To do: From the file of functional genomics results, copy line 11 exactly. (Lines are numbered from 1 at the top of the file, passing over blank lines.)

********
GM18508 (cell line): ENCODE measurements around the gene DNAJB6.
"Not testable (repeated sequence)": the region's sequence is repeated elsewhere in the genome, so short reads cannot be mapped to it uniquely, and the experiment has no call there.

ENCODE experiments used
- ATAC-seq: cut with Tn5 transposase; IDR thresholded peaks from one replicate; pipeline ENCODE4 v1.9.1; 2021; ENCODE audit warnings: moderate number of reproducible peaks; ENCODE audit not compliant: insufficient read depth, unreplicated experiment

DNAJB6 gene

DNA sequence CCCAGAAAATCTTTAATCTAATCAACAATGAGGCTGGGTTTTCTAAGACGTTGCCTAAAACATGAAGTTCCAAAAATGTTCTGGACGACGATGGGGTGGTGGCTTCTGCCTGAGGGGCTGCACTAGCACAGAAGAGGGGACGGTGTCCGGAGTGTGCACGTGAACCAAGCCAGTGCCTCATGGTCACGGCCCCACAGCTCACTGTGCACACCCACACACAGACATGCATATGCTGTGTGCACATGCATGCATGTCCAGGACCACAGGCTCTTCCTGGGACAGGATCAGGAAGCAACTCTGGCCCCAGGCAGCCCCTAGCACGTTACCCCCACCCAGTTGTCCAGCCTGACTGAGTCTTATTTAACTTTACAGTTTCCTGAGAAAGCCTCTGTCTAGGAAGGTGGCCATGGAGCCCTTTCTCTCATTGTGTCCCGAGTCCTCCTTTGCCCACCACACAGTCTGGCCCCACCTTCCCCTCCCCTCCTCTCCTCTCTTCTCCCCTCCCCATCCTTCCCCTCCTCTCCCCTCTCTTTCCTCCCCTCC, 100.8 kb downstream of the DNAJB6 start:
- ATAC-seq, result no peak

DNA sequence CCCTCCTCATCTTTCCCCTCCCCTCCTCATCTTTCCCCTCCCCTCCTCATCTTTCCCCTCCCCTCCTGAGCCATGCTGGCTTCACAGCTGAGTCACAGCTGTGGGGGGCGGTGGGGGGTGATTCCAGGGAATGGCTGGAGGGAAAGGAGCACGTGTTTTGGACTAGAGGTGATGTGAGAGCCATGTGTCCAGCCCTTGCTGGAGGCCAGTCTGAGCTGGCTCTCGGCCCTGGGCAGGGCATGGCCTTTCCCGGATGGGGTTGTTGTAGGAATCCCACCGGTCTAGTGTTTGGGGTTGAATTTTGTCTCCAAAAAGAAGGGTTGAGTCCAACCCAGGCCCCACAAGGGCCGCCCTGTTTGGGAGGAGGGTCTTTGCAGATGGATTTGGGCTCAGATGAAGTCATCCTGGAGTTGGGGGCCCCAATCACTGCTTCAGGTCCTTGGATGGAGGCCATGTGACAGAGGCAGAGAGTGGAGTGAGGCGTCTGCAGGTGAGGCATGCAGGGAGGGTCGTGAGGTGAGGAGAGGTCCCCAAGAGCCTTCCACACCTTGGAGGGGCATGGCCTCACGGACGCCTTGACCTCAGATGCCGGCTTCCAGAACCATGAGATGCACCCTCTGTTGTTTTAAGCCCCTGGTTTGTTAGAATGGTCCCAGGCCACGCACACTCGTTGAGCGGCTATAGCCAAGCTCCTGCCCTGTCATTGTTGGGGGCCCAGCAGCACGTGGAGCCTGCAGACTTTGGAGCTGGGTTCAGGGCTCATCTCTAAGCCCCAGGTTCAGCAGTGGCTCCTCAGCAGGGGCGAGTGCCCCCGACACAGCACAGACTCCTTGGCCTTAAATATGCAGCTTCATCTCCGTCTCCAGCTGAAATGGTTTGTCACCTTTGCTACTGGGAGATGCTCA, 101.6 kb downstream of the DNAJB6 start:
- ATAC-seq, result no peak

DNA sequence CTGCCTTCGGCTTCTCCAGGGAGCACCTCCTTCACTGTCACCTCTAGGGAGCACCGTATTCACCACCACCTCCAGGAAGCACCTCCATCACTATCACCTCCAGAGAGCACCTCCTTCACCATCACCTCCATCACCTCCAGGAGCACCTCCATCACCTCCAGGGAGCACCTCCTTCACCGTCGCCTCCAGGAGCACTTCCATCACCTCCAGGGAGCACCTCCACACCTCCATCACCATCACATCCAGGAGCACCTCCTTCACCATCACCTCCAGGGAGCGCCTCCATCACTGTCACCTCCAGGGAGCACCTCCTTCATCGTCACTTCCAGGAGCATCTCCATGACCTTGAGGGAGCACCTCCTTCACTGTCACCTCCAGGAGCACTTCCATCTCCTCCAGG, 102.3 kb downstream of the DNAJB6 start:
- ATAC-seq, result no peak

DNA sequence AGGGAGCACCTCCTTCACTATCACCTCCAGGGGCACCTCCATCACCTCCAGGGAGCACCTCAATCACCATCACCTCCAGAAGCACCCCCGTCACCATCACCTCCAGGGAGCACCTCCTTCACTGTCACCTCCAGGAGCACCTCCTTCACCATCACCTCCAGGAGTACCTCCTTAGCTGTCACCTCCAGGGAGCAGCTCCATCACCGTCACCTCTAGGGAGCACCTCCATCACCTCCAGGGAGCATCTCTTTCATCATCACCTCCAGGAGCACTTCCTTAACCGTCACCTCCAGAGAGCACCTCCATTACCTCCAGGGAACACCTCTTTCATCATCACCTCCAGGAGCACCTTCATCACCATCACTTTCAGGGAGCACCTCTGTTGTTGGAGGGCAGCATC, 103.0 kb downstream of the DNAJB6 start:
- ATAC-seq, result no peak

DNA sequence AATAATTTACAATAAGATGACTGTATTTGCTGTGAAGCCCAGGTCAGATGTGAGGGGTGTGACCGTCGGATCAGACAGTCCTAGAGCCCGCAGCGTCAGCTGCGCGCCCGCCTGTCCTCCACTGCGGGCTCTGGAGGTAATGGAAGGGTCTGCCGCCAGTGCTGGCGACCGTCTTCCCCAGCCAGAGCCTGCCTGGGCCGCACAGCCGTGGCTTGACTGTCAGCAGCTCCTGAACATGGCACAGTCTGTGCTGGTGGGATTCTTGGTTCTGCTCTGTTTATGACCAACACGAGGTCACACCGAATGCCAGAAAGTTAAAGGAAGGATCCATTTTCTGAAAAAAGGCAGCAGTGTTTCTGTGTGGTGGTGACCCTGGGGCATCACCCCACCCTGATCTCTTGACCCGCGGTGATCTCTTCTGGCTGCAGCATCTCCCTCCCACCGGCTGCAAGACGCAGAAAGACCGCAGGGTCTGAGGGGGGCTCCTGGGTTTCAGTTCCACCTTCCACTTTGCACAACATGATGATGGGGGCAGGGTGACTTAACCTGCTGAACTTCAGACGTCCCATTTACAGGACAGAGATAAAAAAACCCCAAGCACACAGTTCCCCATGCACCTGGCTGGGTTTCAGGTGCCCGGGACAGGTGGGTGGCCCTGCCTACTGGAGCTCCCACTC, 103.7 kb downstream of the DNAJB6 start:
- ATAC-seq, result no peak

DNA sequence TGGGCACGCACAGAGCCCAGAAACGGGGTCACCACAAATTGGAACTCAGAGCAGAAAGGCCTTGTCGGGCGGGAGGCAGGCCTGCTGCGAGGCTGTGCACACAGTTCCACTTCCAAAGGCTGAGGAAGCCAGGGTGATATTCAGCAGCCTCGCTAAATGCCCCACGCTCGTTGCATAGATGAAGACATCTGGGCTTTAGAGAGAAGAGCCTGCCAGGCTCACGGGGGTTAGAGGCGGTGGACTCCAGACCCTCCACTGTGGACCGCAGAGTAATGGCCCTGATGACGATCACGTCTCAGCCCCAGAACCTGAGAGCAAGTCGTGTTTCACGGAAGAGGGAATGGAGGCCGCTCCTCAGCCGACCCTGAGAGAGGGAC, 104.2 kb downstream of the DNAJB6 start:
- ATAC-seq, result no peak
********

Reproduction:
- ATAC-seq, result no peak